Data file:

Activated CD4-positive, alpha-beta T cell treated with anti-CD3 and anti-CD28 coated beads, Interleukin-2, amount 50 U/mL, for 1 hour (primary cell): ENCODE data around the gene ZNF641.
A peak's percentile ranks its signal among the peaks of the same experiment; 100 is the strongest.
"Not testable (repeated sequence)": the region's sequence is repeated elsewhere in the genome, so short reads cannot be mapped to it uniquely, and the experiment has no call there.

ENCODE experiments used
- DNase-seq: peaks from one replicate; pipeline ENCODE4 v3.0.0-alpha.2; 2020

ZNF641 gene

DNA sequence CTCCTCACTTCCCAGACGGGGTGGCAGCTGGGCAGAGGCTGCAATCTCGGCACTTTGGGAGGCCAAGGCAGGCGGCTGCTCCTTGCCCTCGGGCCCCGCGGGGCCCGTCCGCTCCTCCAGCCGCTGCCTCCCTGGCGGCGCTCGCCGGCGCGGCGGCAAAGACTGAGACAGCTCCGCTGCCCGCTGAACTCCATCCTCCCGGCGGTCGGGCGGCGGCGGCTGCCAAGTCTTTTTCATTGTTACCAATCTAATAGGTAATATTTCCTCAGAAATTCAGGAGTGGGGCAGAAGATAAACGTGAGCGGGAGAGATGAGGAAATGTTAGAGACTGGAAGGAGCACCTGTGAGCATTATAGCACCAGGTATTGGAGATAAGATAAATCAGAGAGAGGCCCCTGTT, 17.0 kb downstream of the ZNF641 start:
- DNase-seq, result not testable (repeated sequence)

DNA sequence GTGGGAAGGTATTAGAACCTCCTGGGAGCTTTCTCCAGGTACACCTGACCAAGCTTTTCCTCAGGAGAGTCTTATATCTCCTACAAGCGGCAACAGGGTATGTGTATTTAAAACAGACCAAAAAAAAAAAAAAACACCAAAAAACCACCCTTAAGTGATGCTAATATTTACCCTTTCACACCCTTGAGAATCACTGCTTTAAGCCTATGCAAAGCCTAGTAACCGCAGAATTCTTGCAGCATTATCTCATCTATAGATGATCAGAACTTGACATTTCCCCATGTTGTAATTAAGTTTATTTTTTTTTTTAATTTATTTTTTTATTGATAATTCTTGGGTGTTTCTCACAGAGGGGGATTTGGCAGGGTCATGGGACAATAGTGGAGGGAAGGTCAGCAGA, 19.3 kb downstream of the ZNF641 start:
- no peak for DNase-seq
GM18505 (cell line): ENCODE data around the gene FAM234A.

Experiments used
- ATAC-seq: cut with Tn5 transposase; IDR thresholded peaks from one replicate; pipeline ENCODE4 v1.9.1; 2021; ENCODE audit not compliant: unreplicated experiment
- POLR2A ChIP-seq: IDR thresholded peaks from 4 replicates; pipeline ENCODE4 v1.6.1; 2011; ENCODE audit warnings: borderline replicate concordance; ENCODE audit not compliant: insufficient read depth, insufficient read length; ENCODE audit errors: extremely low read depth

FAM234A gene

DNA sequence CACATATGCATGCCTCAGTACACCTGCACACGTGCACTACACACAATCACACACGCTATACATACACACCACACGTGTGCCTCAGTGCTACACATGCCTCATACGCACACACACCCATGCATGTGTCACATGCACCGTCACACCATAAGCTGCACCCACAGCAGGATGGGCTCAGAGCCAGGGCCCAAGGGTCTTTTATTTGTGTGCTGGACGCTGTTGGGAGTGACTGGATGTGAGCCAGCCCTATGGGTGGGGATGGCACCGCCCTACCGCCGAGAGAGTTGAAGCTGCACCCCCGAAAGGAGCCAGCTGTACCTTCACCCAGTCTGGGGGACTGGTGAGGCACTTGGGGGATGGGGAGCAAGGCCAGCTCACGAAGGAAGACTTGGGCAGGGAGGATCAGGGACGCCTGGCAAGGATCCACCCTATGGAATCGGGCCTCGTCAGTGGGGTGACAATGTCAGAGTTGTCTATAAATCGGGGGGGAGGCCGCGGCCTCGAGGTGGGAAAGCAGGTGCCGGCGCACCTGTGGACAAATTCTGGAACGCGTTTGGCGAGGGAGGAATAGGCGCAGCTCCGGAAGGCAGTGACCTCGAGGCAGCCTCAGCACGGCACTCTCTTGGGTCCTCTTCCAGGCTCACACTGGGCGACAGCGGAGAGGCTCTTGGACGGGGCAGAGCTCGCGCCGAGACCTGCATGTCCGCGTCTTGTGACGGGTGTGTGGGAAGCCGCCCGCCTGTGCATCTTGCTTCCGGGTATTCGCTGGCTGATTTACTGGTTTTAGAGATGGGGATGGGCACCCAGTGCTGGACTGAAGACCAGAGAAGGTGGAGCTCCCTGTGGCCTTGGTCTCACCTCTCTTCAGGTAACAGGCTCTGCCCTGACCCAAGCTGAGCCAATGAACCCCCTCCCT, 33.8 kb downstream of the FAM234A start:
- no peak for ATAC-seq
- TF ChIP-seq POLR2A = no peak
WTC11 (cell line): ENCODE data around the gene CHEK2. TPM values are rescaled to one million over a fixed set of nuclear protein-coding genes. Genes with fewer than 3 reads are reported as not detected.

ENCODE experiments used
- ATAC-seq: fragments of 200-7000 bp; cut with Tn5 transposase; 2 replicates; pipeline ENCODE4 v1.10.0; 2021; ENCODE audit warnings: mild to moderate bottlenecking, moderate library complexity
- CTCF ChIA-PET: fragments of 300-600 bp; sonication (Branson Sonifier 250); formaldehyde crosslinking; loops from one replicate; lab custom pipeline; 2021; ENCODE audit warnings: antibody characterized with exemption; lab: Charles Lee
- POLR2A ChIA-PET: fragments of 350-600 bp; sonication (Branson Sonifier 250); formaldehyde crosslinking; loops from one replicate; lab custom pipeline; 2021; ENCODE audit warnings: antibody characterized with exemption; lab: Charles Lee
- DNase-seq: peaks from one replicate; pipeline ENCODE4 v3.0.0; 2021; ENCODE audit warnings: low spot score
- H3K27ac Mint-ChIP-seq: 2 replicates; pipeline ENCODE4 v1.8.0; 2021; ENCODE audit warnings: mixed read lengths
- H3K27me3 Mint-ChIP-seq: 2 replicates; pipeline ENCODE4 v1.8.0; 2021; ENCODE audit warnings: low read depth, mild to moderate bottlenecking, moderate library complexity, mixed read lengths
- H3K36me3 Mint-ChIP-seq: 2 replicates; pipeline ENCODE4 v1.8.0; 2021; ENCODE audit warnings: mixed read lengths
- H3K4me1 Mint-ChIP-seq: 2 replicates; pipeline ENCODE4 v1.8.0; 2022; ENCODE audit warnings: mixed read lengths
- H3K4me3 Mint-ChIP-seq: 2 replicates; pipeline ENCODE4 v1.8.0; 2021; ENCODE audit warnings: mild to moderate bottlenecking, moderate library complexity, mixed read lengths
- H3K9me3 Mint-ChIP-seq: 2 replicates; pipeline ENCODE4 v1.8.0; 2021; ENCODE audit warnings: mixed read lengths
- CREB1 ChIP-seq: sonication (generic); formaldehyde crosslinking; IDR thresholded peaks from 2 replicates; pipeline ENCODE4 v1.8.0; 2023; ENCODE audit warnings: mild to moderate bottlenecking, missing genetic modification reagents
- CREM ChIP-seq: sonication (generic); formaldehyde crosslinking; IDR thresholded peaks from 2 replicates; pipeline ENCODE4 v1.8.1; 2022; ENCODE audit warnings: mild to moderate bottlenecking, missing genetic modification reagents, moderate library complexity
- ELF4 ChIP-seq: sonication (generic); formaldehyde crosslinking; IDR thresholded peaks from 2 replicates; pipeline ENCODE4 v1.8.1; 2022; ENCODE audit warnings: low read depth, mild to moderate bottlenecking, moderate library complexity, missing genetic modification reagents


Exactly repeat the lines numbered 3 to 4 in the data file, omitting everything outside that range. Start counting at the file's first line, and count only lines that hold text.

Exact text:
"Not testable (repeated sequence)": the region's sequence is repeated elsewhere in the genome, so short reads cannot be mapped to it uniquely, and the experiment has no call there.

ENCODE experiments used